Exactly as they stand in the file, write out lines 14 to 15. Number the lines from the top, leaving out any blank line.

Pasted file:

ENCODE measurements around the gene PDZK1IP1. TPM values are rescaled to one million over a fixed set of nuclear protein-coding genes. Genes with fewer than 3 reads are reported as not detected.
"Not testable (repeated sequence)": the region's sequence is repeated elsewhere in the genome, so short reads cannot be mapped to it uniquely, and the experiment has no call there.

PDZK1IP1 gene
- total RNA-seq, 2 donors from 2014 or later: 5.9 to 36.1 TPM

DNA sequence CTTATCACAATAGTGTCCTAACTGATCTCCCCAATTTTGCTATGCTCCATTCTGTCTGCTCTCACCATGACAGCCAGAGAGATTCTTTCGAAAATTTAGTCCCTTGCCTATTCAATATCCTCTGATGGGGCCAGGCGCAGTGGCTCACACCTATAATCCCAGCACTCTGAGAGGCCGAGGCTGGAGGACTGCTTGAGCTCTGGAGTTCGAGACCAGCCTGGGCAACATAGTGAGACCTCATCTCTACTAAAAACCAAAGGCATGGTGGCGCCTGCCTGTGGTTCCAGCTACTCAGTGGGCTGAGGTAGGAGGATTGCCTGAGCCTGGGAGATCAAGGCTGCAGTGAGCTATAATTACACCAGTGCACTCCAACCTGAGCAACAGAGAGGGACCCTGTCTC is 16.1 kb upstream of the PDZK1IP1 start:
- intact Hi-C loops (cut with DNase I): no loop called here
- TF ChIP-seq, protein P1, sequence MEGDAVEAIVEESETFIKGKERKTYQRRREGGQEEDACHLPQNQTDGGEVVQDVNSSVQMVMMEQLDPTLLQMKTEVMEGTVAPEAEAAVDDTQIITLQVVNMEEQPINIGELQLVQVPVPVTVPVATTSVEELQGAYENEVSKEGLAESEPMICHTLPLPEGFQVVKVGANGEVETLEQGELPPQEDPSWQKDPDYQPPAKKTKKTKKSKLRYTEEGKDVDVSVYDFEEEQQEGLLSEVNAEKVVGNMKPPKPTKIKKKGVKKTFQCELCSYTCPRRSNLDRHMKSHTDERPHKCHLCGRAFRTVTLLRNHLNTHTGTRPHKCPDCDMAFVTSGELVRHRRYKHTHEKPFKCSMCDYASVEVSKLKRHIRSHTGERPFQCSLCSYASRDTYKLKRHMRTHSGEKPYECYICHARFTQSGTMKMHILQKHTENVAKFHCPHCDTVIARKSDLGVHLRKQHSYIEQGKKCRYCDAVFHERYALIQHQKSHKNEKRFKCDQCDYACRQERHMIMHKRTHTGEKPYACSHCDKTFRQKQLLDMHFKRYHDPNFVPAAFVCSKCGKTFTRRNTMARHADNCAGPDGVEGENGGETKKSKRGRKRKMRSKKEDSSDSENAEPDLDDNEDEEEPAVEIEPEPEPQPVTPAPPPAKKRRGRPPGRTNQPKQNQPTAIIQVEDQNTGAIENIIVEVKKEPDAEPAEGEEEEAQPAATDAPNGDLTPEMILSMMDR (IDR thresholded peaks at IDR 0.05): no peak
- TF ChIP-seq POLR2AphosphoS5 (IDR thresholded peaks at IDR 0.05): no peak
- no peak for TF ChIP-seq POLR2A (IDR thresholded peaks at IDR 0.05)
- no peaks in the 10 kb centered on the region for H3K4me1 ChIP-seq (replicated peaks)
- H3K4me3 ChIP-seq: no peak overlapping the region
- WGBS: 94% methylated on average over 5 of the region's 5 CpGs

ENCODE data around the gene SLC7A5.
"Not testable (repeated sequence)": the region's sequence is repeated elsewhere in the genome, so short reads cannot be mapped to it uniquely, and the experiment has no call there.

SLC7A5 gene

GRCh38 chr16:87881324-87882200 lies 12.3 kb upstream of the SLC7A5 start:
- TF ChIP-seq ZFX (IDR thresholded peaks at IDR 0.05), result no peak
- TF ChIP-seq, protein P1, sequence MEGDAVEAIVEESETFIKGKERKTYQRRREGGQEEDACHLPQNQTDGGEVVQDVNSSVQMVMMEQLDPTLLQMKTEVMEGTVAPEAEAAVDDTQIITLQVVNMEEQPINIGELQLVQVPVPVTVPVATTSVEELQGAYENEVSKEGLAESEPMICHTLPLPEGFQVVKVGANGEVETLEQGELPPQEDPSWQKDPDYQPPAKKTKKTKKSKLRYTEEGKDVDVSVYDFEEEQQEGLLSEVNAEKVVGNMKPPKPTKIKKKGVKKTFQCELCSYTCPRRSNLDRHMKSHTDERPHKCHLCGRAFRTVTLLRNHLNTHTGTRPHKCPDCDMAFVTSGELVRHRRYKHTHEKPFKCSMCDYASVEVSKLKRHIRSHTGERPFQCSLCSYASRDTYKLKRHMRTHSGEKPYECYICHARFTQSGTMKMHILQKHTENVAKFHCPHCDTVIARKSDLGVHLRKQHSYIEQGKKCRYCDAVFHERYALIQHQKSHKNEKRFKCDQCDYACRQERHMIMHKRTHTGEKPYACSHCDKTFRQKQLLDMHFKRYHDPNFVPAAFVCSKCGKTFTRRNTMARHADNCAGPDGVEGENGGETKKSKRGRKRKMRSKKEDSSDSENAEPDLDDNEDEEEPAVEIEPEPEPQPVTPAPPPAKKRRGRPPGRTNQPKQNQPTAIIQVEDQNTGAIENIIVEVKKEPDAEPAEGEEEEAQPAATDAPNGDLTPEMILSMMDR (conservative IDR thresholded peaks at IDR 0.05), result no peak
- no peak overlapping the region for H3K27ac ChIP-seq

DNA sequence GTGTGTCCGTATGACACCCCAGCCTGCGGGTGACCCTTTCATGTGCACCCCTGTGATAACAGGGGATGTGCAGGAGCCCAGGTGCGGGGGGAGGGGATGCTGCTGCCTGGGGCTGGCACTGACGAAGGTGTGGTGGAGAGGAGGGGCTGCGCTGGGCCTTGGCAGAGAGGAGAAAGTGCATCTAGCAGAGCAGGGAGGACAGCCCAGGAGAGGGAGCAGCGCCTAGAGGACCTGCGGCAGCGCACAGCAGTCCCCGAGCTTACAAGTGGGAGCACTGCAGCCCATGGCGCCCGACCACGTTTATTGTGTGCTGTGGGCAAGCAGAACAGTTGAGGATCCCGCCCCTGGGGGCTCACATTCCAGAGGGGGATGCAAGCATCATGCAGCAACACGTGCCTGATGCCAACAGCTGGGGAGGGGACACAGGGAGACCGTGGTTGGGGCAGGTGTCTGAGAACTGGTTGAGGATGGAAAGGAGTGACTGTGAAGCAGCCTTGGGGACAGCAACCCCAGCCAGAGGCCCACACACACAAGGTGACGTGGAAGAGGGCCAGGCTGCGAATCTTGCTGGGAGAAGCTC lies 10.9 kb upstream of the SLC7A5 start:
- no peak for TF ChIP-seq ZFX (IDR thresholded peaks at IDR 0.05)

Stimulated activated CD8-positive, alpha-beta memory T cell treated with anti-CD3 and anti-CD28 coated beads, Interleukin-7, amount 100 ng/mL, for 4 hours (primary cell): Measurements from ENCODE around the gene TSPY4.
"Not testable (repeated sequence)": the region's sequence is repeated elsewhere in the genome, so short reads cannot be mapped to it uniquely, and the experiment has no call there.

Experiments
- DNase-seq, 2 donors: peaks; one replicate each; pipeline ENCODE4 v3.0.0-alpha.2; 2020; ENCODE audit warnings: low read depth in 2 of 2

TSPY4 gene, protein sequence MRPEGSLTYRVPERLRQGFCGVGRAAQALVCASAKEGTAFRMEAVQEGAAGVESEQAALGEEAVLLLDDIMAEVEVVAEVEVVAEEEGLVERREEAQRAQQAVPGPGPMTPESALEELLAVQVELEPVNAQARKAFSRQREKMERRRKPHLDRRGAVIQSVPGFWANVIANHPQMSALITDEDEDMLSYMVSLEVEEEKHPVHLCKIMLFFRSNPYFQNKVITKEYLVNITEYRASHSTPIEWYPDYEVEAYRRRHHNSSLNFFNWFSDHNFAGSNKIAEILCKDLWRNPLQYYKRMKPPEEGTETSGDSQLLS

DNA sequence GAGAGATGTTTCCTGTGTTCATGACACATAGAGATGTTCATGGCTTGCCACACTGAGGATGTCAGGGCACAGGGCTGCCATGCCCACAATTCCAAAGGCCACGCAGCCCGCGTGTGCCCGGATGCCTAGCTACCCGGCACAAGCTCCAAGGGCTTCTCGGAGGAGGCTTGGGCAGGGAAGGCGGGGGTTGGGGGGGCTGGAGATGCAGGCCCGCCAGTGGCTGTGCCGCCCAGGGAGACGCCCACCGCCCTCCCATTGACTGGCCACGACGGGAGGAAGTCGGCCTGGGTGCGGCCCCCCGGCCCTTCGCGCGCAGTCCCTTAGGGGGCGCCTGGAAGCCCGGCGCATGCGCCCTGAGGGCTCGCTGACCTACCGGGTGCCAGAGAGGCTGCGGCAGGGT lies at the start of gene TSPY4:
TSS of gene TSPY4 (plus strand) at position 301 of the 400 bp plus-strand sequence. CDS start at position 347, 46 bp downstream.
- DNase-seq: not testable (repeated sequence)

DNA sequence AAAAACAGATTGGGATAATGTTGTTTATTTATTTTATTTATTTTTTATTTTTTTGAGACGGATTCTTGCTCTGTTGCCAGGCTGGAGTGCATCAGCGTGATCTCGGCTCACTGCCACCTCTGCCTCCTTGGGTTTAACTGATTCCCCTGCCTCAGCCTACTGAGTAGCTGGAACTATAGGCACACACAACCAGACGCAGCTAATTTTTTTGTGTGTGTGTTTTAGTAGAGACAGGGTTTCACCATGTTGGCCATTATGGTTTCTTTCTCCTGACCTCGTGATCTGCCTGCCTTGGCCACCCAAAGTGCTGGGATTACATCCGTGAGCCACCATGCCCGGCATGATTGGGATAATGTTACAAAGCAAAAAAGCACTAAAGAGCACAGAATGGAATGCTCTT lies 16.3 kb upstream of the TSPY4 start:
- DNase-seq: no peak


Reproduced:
"Not testable (repeated sequence)": the region's sequence is repeated elsewhere in the genome, so short reads cannot be mapped to it uniquely, and the experiment has no call there.

SLC7A5 gene